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Touring Austin's Art on 5th Gallery With Laura Joplin
By Rob Patterson
album, Janis Joplin implored the almighty to buy her a Mercedes Benz. In her earlier years, she might have prayed for art supplies instead. In her youth in Port Arthur, Texas, "She would get jobs around town to get canvas and oil paints," says Laura Joplin, the younger sister of the '60s rock icon who administers the estate with her brother Michael. "At one point, the story goes, she was singing a earn a little bit of money to buy canvas and paint."   Janis Joplin Self Portriat
 
And now fans of the singer, who tragically overdosed in 1970 at the age of 27, can own a piece of her
artwork. "The Art of Janis Joplin," now touring galleries, showcases selected Joplin works as well as classic posters from her musical career and a number of paintings of Janis done by her San Francisco rock scene soul sister, Grace Slick. It has already hit San Francisco (where Joplin came to fame), Los Angeles (where she died), and Austin, Texas (where she first sang in public). To help celebrate Janis's 63rd birthday during the Austin run, sister Laura hosted public events at the Art on 5th gallery and gave Rhino a personal tour of the exhibit.
 
Anyone who might wonder about the singer's validity as a visual artist will be struck if not impressed by Joplin's oil paintings in which her sister rightly detects the influence of the Italian cubist Modigliani. One, which depicts Christ on the cross, shows the considerable technique and bold strokes of a potentially serious artist. Two self-portraits in oil once hung in the Joplin family home. "One was in our dining room for a long time," says Joplin. "It disappeared one day because she came and took it over to [her friend] Jim Langdon's and gave it to him for his birthday, much to our frustration. We were on her case about that—how dare you? And consequently, she said, okay, okay, and painted this other one to go in its place."   Laura by Janis Joplin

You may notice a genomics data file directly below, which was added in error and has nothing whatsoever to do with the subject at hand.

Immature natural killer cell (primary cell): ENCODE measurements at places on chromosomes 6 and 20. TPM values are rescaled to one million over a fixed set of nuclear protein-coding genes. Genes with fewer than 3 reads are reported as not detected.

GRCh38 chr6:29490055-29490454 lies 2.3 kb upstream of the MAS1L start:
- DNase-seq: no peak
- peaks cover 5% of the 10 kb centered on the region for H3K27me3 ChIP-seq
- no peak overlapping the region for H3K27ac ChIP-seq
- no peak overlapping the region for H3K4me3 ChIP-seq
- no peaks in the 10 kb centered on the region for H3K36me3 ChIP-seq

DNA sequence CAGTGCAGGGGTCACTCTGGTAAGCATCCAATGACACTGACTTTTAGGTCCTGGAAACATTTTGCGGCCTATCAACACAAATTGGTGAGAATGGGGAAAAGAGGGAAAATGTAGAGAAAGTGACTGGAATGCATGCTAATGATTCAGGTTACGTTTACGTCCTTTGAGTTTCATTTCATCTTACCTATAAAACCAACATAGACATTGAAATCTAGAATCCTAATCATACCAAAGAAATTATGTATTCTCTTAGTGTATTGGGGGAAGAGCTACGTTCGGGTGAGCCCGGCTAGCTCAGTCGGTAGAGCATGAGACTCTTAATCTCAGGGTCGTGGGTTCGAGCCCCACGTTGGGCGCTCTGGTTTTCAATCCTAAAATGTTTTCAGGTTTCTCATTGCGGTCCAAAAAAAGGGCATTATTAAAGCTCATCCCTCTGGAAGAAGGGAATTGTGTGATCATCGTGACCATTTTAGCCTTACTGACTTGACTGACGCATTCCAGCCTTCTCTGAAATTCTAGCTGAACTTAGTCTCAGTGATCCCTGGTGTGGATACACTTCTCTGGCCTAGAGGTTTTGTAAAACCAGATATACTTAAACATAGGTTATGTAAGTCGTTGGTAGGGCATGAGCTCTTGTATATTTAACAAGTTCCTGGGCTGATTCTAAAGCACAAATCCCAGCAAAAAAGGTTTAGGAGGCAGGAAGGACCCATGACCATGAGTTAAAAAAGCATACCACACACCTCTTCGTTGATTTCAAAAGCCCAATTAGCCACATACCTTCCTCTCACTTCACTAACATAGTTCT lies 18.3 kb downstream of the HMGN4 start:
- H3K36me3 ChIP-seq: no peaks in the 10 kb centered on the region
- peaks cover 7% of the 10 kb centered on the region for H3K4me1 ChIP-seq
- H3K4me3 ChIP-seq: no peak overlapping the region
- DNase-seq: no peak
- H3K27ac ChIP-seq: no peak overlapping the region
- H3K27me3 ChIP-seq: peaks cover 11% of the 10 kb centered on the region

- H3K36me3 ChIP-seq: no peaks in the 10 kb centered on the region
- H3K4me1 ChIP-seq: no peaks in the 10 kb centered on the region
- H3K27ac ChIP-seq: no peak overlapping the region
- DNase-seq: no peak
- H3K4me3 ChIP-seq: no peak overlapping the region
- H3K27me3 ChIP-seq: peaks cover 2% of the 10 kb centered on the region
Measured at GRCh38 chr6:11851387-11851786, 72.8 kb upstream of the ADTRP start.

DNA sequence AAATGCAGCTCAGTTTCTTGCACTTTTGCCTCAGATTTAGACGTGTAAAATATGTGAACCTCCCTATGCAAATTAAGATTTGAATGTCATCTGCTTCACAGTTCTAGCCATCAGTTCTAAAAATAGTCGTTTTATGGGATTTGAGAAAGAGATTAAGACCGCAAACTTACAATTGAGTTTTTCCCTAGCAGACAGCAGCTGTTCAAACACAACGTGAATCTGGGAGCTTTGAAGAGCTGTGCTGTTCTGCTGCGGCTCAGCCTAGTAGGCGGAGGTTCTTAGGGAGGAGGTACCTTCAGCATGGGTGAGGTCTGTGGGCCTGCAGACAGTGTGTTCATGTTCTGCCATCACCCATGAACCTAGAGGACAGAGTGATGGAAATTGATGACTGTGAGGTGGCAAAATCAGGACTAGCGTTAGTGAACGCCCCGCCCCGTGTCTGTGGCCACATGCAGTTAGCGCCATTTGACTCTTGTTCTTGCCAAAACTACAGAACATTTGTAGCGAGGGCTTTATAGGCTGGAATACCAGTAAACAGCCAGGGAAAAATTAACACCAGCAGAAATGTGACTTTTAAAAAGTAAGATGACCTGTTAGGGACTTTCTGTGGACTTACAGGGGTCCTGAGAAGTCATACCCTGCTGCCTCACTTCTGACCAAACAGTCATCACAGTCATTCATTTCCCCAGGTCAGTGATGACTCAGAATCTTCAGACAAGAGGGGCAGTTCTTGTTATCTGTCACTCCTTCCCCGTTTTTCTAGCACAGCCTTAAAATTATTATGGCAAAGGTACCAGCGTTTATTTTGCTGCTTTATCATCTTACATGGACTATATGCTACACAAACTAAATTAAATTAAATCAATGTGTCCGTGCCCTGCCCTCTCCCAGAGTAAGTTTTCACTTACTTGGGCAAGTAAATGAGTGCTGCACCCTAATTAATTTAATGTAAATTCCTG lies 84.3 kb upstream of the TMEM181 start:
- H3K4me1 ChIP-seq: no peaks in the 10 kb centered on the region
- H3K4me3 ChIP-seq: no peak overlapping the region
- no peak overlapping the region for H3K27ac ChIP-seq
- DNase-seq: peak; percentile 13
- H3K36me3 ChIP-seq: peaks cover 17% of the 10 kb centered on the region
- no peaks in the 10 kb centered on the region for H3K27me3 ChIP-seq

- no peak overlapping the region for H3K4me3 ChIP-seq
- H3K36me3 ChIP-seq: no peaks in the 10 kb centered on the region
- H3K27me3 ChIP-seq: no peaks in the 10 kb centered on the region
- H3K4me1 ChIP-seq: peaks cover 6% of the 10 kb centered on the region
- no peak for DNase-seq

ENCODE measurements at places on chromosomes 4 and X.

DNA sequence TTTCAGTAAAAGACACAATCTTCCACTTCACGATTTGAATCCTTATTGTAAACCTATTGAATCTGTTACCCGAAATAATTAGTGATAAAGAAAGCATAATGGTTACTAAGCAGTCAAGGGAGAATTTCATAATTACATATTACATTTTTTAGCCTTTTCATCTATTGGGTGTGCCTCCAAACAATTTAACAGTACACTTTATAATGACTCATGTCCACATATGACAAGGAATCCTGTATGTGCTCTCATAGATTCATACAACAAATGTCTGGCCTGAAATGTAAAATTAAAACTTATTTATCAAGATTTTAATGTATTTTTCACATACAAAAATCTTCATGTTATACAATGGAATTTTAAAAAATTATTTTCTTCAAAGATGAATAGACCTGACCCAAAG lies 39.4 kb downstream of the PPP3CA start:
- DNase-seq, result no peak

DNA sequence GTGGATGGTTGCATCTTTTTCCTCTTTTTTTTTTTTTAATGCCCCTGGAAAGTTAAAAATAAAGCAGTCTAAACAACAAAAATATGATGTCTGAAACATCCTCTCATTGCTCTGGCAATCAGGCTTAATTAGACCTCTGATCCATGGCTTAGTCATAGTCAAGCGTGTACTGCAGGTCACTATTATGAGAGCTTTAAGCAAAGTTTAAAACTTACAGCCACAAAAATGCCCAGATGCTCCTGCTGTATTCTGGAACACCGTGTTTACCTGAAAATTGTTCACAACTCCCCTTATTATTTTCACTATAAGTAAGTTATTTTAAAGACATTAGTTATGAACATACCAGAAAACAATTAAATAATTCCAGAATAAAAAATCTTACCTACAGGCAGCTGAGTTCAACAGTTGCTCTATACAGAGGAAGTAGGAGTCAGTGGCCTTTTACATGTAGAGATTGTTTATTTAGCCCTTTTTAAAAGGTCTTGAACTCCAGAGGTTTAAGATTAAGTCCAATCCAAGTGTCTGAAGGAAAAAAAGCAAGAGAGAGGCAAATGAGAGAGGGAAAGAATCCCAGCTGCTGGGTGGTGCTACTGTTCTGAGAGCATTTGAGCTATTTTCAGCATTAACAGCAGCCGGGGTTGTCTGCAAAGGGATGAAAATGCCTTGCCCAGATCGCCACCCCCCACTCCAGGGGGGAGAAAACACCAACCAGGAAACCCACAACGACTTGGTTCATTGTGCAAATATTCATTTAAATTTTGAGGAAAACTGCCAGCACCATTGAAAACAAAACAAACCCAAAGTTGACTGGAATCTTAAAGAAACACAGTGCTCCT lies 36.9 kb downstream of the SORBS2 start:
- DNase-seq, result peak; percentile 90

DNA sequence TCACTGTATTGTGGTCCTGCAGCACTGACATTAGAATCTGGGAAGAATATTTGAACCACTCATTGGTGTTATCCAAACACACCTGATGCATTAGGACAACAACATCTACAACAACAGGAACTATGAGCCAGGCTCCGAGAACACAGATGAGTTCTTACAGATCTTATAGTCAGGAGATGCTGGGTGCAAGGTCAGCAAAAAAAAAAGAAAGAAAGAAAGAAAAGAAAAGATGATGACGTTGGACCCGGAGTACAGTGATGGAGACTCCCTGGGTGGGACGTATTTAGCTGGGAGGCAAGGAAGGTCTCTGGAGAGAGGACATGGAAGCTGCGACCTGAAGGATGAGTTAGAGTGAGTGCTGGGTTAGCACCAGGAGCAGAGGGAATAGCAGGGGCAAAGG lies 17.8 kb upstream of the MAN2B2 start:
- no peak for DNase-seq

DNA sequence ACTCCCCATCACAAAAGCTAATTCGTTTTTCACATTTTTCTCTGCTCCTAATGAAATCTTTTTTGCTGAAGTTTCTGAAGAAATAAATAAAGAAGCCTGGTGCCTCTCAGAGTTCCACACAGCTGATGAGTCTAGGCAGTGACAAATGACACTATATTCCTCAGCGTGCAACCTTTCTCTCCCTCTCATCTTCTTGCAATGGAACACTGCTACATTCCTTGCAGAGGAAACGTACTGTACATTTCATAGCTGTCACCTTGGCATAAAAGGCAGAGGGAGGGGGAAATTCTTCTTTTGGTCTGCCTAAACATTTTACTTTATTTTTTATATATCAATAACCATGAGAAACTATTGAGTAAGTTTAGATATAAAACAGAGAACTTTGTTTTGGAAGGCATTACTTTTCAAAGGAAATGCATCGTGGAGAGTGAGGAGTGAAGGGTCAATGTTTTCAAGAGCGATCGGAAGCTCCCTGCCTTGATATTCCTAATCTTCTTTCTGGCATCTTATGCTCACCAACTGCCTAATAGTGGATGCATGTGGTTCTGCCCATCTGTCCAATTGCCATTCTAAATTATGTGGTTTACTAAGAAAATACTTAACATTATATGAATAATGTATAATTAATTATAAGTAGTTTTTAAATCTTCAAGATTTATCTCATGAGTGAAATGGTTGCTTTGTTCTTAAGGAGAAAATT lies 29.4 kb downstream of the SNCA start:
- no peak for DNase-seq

The collection includes charcoal works from Janis's sketchbooks, sketches from her letters, and even colored pencil works she did of characters from the Oz books during a summer job at the Port Arthur library. One of the most iconic images is a simple self-portrait of Janis in a floppy hippie hat. "She was showing us that she had just made this hat, and this is what it looked like. Janis was known for being someone who could give you powerful emotions in a song, and to me she had the same quality here," notes her sister. "You get a feel for who she was and how she felt about that hat in just a few strokes. And to me, that's what the technique of being an artist is all about."